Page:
|CARTER, ARRON - Washington State University|
|BALOW, KERRY - Washington State University|
|SHELTON, GARY - Washington State University|
|BURKE, ADRIENNE - Washington State University|
|HAGEMEYER, KYALL - Washington State University|
|WORAPONG, JERRAPUN - Washington State University|
|HIGGINBOTHAM, RYAN - Washington State University|
|MURRAY, TIMOTHY - Washington State University|
Submitted to: Journal of Plant Registrations
Publication Type: Peer Reviewed Journal
Publication Acceptance Date: 5/28/2020
Publication Date: 10/5/2020
Citation: Carter, A.H., Balow, K.A., Shelton, G.B., Burke, A.B., Hagemeyer, K., Worapong, J., Higginbotham, R.W., Chen, X., Engle, D.A., Murray, T.D., Morris, C.F. 2020. Registration of ‘Purl’ soft white winter wheat. Journal of Plant Registrations. 14:398-405.
Interpretive Summary: The objective of this research was to develop a SWW wheat cultivar that combines effective resistance to current races of stripe rust with strawbreaker foot rot resistance and high yield potential across these two production regions, while maintaining acceptable end-use quality as compared to current cultivars grown in the intermediate to high rainfall regions of Washington State. ‘Purl’, a SWW wheat, was developed and released in March 2018 by the Agricultural Research Center of Washington State University. Purl was released as an alternative to ‘Puma’ and ‘UI Bruneau’ in rainfed wheat production systems in the intermediate to high rainfall regions of Washington State. Purl is named in honor of Ms. Jenny Hansen, who worked tirelessly using marker assisted selection at both Washington State University and the University of Idaho wheat breeding programs during her career. The release of Purl is based on its (i) high-temperature, adult-plant resistance to current races of stripe rust, (ii) strawbreaker foot rot resistance, and (iii) high grain yield potential across target production regions.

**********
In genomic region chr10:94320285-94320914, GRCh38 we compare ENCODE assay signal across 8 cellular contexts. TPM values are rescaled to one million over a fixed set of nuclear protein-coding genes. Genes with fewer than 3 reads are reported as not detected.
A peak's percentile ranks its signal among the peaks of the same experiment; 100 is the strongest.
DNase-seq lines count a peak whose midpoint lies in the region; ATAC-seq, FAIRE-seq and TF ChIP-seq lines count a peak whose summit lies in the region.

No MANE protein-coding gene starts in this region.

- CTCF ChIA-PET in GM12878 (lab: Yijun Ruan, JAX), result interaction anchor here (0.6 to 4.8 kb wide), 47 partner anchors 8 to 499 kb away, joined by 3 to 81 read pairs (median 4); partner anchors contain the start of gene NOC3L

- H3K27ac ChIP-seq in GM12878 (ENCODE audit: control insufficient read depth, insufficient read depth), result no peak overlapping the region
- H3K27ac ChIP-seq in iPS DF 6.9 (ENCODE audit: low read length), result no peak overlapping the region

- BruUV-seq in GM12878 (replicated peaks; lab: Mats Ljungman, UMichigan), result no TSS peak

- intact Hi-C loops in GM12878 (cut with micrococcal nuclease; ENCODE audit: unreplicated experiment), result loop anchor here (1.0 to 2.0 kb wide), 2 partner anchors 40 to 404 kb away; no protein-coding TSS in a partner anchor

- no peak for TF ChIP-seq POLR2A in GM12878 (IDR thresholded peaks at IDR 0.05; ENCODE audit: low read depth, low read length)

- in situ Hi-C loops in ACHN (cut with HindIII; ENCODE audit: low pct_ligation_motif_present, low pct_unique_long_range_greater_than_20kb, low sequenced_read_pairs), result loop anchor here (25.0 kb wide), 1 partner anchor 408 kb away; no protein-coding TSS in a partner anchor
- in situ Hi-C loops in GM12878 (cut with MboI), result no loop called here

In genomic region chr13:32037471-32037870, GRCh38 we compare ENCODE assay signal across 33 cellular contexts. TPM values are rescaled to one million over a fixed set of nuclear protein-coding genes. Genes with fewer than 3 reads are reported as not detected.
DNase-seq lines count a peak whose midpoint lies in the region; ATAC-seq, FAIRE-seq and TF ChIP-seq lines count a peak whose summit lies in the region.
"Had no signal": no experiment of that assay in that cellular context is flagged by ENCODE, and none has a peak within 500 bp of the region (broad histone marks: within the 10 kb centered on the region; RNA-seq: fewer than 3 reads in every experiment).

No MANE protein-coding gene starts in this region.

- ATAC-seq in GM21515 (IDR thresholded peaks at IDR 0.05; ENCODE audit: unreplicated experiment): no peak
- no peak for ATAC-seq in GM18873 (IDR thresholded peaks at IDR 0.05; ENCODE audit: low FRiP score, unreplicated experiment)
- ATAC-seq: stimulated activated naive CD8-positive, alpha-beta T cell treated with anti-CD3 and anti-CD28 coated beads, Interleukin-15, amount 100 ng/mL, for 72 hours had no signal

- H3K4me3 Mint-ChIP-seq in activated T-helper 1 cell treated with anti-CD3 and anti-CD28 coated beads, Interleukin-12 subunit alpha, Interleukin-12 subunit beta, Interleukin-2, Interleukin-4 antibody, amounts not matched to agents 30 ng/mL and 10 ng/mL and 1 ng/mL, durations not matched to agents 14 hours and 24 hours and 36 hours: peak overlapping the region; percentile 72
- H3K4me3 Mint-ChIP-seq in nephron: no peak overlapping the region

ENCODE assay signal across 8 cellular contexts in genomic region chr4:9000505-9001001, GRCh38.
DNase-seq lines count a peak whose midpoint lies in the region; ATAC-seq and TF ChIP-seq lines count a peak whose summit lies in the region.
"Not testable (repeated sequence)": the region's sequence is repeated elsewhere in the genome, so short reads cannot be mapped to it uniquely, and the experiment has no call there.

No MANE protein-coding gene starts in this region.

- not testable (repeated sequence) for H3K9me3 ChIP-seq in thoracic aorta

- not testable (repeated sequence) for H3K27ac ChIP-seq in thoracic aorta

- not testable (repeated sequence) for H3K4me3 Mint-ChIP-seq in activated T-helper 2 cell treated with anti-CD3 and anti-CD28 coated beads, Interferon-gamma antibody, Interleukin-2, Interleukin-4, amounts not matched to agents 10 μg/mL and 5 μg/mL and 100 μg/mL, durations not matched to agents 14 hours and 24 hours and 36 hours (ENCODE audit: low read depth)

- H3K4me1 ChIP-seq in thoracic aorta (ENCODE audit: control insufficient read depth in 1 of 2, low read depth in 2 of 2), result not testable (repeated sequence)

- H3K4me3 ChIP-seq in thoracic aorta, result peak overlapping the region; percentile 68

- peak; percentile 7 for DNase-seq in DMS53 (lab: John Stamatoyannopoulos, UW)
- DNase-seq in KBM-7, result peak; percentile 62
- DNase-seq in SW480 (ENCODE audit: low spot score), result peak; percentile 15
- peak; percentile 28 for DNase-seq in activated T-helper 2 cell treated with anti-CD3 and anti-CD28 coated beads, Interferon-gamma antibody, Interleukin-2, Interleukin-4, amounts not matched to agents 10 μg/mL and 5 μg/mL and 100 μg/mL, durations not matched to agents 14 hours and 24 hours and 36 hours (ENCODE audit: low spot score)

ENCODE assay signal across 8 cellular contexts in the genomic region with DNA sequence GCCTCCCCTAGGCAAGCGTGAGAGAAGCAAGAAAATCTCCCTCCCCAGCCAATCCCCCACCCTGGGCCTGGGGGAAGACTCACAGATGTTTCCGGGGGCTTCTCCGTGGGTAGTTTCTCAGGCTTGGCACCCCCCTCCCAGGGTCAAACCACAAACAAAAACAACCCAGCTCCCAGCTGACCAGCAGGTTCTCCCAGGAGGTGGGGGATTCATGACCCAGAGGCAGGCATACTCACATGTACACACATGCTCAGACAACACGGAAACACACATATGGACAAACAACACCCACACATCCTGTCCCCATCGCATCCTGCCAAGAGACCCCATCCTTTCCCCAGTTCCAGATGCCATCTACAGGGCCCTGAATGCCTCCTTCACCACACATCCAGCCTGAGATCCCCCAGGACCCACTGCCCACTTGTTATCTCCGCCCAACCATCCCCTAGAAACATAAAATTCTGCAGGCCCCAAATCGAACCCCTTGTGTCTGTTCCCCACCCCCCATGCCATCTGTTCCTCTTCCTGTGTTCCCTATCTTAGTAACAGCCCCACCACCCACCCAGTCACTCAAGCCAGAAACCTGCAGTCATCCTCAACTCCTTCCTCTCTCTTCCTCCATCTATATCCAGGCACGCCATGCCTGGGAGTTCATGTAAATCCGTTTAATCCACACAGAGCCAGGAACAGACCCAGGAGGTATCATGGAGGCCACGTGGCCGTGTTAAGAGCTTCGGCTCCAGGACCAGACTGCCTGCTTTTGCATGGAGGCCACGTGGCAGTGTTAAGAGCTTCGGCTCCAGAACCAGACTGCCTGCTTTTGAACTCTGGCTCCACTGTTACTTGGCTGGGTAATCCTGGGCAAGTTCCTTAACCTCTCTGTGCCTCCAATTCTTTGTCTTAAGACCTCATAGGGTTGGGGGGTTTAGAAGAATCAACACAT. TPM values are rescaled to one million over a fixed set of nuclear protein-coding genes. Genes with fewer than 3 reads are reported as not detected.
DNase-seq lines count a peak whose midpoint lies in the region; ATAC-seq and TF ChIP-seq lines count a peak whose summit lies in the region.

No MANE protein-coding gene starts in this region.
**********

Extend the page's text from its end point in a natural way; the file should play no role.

Technical Abstract: There are numerous traits soft white winter (SWW) wheat (Triticum aestivum L.) cultivars require to be successful in the U.S. Pacific Northwest. High yield potential, high grain volume weight, acceptable end-use quality, winter hardiness, resistance to Cephalosporium stripe (Cephalosporium gramineum Y. Nisik. & Ikata) and high falling number are just a few of the desired traits. Although many of these traits are driving factors towards releasing a new cultivar, there are two traits that are essential if a variety is to be successful in the Pacific Northwest, stripe rust resistance (caused by Puccinia striiformis Westend. f. sp. tritici Erikss.) and strawbreaker foot rot resistance (Oculimacula yallundae Crous & W. Gams and O. acuformis Crous & W. Gams). The objective of this research was to develop a SWW cultivar with improved resistance to current stripe rust races, that carries genes for strawbreaker foot rot resistance, is winter hardy, and has high yield potential in the intermediate and high rainfall regions (>400 mm average annual precipitation) of eastern Washington. ‘Purl’ (Reg. No. CV-xxxx, PI xxxxxx) SWW wheat was developed and released in March 2018 by the Agricultural Research Center of Washington State University. Purl was tested under the experimental designations MAS08019-92-1-S-s and WA8234, which were assigned through progressive generations of advancement. Purl is a semi-dwarf cultivar adapted to intermediate to high rainfall (>400 mm of average annual precipitation) wheat production regions of Washington. Purl has high-temperature, adult-plant resistance to the current races of stripe rust, carries the Pch1 gene for strawbreaker foot rot, is intermediate in height, has mid-season maturity, and has high test weight and grain yield potential. Purl has end-use quality properties similar to those of ‘Stephens’, ‘Puma’, and ‘Madsen’.